Kenya: Traders Gear Up for Boom from Broadcast Switchover to digital
The migration of broadcasting from analogue to digital will open a window of opportunities for entrepreneurs. Signs that traders are entering a boom period is the move by the body in charge of the migration, Digital Kenya, to issue specifications for suppliers of equipment.
This gives the entrepreneurs a green light to start bringing in the new set-top boxes. Apart from suppliers, technicians will benefit from repairs and installations under the short-term gains. Content providers, trainers of technicians and equipment assemblers of top boxes have room for long-term gains.
Entrepreneurs within Nairobi and its environs are expected to be the first beneficiaries as the rollout of the programme will begin in the capital city. However, a proposal by the Ministry of Information to Treasury to zero-rate the equipment is yet to be approved, a factor that may drive the costs of the set top boxes and other equipment to be used by the industry and at home.
Alfred Ambani, the broadcast director at Communications Commission of Kenya (CCK), says there will be no new regulations for the suppliers but they will be required to adhere to minimum specification provided by the regulator.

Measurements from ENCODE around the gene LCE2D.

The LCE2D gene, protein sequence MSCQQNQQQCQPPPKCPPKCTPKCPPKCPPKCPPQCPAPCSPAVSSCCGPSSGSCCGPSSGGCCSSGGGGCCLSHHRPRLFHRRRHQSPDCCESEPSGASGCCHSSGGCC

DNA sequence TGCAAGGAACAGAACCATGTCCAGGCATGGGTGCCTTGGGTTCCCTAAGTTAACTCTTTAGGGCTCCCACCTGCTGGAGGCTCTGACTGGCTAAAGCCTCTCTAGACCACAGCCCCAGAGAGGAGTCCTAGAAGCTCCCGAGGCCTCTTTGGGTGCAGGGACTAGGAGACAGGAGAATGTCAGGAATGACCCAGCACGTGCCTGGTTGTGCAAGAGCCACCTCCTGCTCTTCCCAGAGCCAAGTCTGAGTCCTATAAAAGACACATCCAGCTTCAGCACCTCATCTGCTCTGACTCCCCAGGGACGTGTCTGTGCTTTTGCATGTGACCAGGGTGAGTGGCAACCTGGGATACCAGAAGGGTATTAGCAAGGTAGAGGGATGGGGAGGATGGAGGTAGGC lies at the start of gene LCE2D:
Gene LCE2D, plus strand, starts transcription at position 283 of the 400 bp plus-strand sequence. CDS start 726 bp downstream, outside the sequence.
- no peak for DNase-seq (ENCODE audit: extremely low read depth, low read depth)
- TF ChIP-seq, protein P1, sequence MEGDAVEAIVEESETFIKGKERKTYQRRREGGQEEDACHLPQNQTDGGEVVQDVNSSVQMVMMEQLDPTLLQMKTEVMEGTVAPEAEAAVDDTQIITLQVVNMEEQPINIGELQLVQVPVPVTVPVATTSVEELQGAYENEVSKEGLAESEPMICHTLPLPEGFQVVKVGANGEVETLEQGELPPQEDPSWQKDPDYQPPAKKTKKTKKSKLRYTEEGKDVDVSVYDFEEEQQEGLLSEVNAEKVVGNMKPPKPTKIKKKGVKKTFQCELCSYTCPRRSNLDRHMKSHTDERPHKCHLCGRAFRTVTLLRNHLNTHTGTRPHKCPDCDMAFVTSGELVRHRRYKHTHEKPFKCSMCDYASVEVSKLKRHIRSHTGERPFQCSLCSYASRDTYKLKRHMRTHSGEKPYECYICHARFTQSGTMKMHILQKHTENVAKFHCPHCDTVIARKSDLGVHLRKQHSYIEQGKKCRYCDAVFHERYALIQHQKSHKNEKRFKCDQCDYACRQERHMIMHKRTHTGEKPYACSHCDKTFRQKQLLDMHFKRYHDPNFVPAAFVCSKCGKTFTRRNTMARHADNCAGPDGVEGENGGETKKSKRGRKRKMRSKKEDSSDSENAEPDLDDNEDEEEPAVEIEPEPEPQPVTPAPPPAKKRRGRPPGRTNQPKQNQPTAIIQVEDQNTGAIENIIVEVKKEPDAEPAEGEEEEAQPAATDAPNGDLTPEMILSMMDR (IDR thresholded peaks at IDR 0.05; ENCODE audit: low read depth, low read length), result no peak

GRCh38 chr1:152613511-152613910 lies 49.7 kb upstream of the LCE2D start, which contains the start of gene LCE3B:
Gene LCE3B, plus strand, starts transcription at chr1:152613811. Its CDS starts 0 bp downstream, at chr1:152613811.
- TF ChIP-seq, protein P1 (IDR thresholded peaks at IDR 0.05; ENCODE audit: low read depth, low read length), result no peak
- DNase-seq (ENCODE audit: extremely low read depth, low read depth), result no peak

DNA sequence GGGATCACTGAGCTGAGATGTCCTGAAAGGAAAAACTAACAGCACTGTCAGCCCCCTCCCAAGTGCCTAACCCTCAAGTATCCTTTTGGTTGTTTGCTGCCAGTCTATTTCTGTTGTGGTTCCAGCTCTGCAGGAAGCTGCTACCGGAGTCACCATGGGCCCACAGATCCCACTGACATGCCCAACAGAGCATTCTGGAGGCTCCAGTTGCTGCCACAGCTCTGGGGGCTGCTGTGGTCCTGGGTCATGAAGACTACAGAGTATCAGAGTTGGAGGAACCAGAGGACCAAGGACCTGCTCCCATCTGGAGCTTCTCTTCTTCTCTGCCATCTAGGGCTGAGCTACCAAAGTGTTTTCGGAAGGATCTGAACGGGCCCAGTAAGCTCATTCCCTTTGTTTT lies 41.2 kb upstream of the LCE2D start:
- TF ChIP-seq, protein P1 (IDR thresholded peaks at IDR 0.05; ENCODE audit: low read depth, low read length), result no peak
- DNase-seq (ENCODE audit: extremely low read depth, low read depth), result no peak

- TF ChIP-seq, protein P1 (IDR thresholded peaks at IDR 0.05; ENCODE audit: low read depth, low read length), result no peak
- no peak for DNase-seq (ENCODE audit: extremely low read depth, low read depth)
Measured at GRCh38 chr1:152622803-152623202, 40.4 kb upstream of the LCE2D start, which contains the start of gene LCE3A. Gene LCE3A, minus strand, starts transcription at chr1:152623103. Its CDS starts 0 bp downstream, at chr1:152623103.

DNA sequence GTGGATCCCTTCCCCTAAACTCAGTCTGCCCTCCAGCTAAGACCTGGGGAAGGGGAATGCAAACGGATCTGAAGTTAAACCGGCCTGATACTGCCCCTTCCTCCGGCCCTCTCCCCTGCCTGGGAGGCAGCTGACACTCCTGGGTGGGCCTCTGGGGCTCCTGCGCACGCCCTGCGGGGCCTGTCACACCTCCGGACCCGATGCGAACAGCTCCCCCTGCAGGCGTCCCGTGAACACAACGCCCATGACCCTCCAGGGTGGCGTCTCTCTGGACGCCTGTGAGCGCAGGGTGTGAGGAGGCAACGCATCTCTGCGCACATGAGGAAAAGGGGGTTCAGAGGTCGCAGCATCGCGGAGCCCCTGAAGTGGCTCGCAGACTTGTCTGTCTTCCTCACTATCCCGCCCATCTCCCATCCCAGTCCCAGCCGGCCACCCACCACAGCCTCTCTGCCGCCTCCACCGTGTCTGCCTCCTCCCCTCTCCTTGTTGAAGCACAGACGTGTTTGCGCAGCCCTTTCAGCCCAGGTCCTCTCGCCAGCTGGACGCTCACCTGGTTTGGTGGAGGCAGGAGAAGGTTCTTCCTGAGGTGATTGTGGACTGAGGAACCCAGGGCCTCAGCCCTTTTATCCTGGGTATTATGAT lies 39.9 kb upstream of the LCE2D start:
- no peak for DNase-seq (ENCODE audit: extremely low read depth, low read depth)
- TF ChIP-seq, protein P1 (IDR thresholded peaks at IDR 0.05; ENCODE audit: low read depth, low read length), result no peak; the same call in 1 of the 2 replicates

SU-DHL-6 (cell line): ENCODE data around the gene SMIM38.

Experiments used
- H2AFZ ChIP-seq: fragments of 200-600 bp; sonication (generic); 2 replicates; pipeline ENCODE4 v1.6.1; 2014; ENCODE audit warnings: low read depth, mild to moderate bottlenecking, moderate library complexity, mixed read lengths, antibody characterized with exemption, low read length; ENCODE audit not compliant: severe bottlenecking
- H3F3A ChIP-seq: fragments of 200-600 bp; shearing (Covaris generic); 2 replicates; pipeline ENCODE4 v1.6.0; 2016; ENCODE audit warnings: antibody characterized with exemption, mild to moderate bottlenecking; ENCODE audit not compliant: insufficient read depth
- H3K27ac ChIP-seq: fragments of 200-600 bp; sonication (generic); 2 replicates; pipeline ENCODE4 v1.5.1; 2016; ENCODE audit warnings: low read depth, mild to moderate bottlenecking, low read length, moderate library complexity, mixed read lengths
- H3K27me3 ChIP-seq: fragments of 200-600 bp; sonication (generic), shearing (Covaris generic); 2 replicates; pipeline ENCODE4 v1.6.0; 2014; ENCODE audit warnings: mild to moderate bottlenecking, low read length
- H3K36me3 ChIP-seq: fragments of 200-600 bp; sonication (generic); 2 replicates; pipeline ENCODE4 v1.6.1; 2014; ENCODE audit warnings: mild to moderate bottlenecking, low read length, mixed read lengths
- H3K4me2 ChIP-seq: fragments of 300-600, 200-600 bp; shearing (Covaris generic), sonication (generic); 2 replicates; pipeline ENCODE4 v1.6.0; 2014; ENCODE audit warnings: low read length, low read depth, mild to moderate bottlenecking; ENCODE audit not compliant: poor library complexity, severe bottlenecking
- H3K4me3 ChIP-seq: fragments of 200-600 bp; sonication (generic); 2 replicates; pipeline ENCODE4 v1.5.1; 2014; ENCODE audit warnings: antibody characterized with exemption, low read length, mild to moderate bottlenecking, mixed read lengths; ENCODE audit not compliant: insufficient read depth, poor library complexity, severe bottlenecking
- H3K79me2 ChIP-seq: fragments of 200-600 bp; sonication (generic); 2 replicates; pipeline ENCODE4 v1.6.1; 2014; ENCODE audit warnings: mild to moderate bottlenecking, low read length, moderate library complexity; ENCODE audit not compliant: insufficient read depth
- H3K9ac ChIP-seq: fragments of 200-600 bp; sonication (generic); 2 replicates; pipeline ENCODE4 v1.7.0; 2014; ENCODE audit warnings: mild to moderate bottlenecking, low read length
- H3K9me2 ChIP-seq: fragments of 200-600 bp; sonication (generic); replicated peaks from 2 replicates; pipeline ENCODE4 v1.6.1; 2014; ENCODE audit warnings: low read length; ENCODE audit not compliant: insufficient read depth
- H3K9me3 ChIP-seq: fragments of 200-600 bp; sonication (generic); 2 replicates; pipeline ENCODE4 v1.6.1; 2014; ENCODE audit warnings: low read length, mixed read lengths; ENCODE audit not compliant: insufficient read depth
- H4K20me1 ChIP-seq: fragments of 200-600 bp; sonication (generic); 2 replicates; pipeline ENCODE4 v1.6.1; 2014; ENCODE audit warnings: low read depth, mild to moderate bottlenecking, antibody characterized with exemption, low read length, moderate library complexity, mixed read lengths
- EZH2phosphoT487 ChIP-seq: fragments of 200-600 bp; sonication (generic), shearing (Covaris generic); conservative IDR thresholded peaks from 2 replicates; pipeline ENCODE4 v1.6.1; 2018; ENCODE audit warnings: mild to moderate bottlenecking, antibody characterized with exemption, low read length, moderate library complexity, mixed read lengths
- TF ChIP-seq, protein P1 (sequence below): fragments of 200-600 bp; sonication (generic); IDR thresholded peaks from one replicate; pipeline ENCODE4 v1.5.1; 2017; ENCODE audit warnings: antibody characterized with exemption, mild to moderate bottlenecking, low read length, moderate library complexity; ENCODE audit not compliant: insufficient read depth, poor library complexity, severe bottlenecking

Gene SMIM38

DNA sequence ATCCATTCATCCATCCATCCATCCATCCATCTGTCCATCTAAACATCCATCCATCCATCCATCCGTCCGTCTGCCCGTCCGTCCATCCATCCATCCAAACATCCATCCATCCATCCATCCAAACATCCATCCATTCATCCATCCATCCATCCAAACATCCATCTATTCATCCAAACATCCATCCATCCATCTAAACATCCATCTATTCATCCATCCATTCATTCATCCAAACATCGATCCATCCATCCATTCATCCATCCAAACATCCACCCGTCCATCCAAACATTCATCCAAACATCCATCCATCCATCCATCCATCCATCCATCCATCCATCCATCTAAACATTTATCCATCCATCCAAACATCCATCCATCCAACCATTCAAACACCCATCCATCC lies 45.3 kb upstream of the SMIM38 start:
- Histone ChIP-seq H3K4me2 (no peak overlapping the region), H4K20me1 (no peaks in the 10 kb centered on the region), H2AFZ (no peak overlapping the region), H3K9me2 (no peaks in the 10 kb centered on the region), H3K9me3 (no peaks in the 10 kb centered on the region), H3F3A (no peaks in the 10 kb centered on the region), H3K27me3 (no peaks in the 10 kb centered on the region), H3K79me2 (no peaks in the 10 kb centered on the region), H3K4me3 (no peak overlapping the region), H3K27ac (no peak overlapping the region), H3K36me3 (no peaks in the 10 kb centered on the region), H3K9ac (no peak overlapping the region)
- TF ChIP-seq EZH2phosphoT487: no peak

"We won't restrict the numbers of players like what happened in the mobile industry at first, which led to high prices but leave it open so as to allow as many players as possible which will bring in competition and hence dictate prices," said Ambani. The biggest hindrance to migration to digital broadcasting, which Kenya has planned for 2012, will be the conversion of the analog signals.
There have been conflicting reports on the expected price of the set-top boxes with some government officials saying the price should be between Sh2,000 and 3,000 while others put it at Sh5,000.
Although there are some in the country already, CCK is warning that consumers should only buy those that are Digital Video Broadcasting Terrestrial (DVBT) and MPEG4-enabled.
Apart from offering opportunities for assemblers, software developers are also expected to benefit from the technology switch as the set top boxes will mainly involve installing or customising of software, such as those that record programmes when one is away and store for later viewing. Call centres will benefit as more pay-TV operators get room to enter the market and will be looking for customer care services.